The first Verizon Wireless smartphones to run voice calls exclusively over the 4G LTE network won't hit the market until the first half of 2016.
That's according to Verizon Chief Financial Officer Fran Shammo, speaking to Wall Street at an investor conference on Tuesday. Shammo said the company plans to begin offering voice calls over its LTE network toward the end of the year, which promises potentially higher audio quality and features such as a cloud-based video address book. Even with the transition, Verizon will continue to rely on its 3G network for additional coverage.
Verizon, like the other carriers, splits up its wireless traffic, ferrying data such as streaming video and emails over its faster 4G network, while delivering its voice calls over its slower but more reliable and widespread 3G CDMA network. As Verizon has virtually finished the roll out of its 4G network across the country, it believes it is capable of carrying voice calls, which have more of a real-time urgency than an email or Facebook status update.
"For us, when we launch a new technology, we have to make sure our quality is strong because the CDMA network was so strong," Shammo said in the Web cast presentation. "We don't go before we know it's ready."
With voice over LTE, Verizon will be able to juggle voice traffic over both networks, before eventually moving exclusively to 4G. Voice quality is a particularly sensitive subject for Verizon, which has built its reputation on the reliability of its service.
Beyond superior voice quality and features like high-definition voice calls, another benefit of going to 4G is for potentially lower cost handsets. A smartphone with a 4G chip is cheaper than a smartphone with both 3G and 4G chips, so smartphones down the line could be less expensive as Verizon begins to drop 3G support for new phones.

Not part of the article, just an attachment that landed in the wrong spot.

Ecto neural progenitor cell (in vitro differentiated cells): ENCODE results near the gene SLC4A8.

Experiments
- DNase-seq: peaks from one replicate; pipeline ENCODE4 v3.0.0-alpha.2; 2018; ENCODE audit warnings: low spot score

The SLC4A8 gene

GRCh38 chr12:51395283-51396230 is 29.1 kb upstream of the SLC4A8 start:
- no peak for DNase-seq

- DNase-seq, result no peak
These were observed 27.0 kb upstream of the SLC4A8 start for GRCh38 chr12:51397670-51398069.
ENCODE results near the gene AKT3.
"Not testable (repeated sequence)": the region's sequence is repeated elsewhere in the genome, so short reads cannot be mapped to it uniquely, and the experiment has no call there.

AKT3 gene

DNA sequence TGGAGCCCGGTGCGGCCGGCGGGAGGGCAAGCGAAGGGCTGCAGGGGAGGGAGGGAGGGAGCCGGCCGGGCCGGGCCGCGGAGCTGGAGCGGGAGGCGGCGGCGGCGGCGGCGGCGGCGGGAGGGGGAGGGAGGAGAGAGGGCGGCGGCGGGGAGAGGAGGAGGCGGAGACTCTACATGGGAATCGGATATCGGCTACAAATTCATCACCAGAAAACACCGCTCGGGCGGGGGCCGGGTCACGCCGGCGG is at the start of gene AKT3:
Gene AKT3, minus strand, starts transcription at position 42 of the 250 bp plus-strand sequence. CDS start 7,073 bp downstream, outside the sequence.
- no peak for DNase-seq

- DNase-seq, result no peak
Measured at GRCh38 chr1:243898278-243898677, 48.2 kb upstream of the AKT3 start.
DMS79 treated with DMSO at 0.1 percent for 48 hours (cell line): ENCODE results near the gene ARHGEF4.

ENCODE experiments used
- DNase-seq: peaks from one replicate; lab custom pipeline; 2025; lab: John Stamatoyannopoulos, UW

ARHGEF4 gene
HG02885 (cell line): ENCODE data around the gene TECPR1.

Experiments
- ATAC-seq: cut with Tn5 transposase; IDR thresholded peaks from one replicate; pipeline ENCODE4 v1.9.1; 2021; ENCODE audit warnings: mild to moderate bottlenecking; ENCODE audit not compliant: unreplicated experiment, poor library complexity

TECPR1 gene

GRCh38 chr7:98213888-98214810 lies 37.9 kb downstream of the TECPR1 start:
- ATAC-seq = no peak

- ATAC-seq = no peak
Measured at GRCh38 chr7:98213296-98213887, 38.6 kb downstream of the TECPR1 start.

Shammo declined to comment on whether Verizon, the nation's largest carrier by subscribers, will ensure that its voice-over LTE, or VoLTE, service works with other carriers, which are building out similar capabilities now. He said that the technology needs to mature before the carriers get together.
"I don't know," he said. "It's still in its infancy."
Another feature that Shammo is high on is multicast video, which is Verizon's ability to broadcast a single stream of live or taped video to multiple people. The technology is attractive to Verizon because it doesn't take up a lot bandwidth and is a more efficient way to deliver video.
"It's a pivotal point that changes the way content is delivered over mobile," he said.
He is confident there are enough customers willing to watch live video on their smartphones for 30 minutes to justify this business. He believes sporting events such as NFL games or the World Cup make for the best examples of live video that people would want to tune into when they're not around a television.
The Galaxy S5 has a chip able to pick up multicast signals, Shammo said, with more smartphones coming in the fourth quarter. The service, however, won't launch until next year, when there are enough smartphones seeded that can pick up those signals.
Shammo declined to comment on whether consumers would have to pay an extra fee to subscribe to multicast videos, only saying they represented a way for the content companies to generate additional revenue.